Walking into the pet store or the vet’s office can seem like walking into an all-you-can-eat buffet, there is just such a wealth of choices that it often seems overwhelming. “All natural”, “grain-free”, what does it all mean? One choice that more and more pet owners have been making is to go to a raw food diet. Many owners consider this a more natural option, and with a few high profile commercial pet food recalls in recent years, raw food has continued to gain in popularity.
So the real question is, are these diets in fact better for our pets? Often people find that the bones in the diets lead to cleaner teeth, that the unprocessed nature of the diet leads to smaller bowel movements, and that pets have more full and soft coats. Besides these points, many people just like the idea of feeding something similar to what their dogs’ ancestors ate in the wild.
A quick internet search will find pages upon pages of owner testimonials of how healthy their pets have been since switching to a raw diet. So why not put all pets on a raw diet if they’re so great? Well, there are unfortunately a few concerns with feeding a raw diet.
One of the biggest concerns is foodborne pathogens. It might seem odd to have to worry about bacteria in a pet that enjoys licking their backside, but foodborne illness is more than just everyday bacteria. In recent studies, it was found that 20-40% of tested raw food diets contained salmonella, andup to 59% contained E. Coli. These can not only cause intestinal and systemic illness in pets, but can also infect owners that handle the food or the pet’s feces, with the young and elderly at an especially high risk.
Another concern, is that it is very difficult to nutritionally balance any diet, especially one that is mainly meat and bones. Calcium and phosphorus levels are especially hard to balance and are important in sustaining normal bone growth and maintenance. Several raw food companies have started to establish nutritional analyses for their diets but this is still surprisingly lacking for many diets. Even some proponents of raw food diets do not suggest feeding these diets to young dogs because of the importance of proper calcium and phosphorus balance during this important growth period. With the focus on meat, these diets are also commonly high in protein which is inappropriate for pets with kidney disease, liver failure or past issues with pancreatitis.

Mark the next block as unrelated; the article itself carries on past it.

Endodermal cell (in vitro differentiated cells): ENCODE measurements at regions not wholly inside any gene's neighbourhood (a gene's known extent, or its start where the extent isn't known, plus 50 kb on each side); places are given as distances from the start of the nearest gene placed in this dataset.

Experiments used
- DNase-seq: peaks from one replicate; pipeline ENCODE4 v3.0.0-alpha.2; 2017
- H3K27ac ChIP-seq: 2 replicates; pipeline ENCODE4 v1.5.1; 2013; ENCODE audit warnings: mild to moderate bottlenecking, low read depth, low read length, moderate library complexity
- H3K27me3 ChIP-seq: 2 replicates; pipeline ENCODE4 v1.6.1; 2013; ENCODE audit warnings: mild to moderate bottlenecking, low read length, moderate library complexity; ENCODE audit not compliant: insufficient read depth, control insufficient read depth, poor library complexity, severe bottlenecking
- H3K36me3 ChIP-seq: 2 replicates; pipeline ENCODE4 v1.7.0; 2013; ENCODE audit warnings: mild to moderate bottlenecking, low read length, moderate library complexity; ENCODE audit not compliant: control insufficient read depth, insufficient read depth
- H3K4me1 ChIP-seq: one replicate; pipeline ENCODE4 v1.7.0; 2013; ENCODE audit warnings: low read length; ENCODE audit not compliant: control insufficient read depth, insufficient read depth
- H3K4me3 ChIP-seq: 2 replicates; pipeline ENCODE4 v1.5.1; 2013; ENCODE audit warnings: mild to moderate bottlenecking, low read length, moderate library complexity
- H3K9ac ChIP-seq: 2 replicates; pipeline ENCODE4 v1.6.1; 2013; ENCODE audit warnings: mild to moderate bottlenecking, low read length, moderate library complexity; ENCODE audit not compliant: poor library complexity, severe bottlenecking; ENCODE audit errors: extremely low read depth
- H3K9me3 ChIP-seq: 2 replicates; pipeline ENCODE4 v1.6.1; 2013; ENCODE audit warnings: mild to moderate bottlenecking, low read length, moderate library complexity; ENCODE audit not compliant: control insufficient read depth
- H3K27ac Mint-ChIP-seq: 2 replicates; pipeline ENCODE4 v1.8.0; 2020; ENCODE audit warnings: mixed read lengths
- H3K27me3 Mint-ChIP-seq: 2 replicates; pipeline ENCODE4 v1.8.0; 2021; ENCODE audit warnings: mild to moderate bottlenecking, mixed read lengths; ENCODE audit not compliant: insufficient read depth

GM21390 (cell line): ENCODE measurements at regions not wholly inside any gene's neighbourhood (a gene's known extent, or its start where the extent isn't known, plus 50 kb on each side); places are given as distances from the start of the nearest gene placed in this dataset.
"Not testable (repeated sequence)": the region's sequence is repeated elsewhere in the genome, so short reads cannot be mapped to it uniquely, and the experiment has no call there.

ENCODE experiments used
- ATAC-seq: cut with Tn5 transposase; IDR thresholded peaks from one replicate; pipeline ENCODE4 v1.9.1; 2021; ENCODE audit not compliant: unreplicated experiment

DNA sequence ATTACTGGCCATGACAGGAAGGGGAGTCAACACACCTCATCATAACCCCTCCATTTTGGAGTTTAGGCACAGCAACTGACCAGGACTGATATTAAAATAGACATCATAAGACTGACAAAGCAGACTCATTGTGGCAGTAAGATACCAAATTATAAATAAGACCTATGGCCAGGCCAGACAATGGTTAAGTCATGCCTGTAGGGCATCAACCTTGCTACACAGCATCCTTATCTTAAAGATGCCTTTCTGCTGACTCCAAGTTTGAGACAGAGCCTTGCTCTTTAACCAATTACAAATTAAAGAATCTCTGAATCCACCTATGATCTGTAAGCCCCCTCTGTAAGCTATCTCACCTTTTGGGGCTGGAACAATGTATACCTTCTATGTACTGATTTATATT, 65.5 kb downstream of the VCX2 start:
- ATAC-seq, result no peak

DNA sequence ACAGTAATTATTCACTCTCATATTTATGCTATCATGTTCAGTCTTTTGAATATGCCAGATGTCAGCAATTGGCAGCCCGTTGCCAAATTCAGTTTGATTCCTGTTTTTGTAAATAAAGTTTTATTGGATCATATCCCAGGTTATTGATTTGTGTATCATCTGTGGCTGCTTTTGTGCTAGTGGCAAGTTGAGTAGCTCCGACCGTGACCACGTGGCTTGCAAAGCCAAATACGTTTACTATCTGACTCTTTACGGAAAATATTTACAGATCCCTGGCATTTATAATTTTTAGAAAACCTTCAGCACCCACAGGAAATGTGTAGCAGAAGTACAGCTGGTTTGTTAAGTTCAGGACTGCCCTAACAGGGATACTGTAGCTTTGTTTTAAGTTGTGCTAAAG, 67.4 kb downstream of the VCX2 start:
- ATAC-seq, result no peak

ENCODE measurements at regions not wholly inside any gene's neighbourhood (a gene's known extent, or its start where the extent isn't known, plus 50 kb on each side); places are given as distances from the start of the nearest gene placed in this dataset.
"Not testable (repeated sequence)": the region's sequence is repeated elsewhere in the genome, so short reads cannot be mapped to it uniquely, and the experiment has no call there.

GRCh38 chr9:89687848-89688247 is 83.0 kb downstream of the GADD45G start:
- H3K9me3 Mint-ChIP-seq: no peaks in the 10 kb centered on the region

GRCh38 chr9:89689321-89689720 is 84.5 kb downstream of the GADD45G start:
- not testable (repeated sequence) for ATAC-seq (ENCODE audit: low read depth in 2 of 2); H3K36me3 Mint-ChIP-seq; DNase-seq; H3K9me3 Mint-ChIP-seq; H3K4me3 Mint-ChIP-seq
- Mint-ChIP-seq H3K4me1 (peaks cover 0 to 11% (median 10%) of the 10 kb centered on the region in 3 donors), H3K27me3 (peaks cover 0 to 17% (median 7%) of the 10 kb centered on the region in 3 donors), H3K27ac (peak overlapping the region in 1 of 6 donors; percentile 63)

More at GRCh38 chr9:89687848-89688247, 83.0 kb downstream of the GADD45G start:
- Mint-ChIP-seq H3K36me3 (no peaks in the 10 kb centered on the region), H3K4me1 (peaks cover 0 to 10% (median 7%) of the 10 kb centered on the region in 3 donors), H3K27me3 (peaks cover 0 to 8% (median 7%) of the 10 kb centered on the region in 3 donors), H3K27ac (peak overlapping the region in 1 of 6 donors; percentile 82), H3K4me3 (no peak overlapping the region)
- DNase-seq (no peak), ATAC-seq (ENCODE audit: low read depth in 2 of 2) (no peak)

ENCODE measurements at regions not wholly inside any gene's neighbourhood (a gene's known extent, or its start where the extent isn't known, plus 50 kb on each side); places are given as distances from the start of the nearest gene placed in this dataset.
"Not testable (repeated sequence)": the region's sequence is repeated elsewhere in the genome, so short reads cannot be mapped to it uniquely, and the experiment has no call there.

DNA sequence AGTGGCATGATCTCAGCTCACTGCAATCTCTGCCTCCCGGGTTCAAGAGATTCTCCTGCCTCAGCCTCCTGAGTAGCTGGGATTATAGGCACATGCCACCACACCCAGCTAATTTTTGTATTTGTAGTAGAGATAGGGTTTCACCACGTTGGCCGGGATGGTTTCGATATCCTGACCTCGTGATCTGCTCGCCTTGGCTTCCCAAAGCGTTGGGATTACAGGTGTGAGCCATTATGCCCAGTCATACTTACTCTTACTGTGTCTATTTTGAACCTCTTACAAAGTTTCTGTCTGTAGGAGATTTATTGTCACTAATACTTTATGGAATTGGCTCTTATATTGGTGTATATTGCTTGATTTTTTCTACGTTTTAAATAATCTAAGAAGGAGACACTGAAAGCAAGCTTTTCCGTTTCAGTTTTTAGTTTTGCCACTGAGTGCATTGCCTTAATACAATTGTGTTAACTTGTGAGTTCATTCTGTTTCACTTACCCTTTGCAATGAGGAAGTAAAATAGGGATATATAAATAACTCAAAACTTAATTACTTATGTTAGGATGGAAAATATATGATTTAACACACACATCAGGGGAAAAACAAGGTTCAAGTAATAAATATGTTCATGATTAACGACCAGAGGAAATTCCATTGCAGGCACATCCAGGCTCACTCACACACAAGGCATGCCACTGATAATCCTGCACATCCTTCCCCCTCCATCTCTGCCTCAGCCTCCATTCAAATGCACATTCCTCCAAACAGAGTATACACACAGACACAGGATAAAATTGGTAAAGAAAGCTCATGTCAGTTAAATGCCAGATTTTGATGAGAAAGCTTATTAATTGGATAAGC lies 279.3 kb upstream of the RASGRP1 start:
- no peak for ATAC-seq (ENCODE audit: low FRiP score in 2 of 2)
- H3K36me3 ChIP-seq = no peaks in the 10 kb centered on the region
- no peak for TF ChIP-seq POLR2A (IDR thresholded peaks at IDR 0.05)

Even the main benefits of a raw food diet are worth discussing. In general these benefits are all based on word-of-mouth, as there have not been any definitive scientific studies proving the benefits of raw food diets. The cleaner teeth from eating raw bones are great, but also come with an increased risk of tooth fracture from chewing hard bones. The shiny, healthy coat is due to the higher fat content of the raw diet, which can unfortunately can lead to weight gain, and the same effect could also be acquired from a diet supplemented appropriately with more desirable Omega 3 fatty acids. And finally those smaller poops have nothing to do with the diet being raw, but rather from the high meat content and would be exactly the same if the diet were cooked.
The commercial or veterinary diets that we recommend are nutritionally balanced and completely tested with long-term feeding trials. Yes, there are occasionally commercial pet food recalls, enacted to protect your pets’ safety. However, most of these are due to the presence or potential presence of foodborne pathogens in a recalled diet. Raw food diets are not regulated for these pathogens, and as discussed above, are regularly found to be contaminated with the same pathogens. So there is little benefit in this regard to moving to a raw diet.
From a veterinary perspective, the benefits of a raw food diet just do not outweigh the concerns. A vet’s job is to make recommendations based on fact-based scientific findings, and although many animals do well on raw food diets, anecdotes are not enough to support a feeding choice for our beloved pets.
For more information on research into raw food diets and 10 common myths about raw diets, please check out this handout from the Tufts University Cummings School of Veterinary Medicine. http://vet.tufts.edu/wp-content/uploads/raw_meat_diets_memo.pdf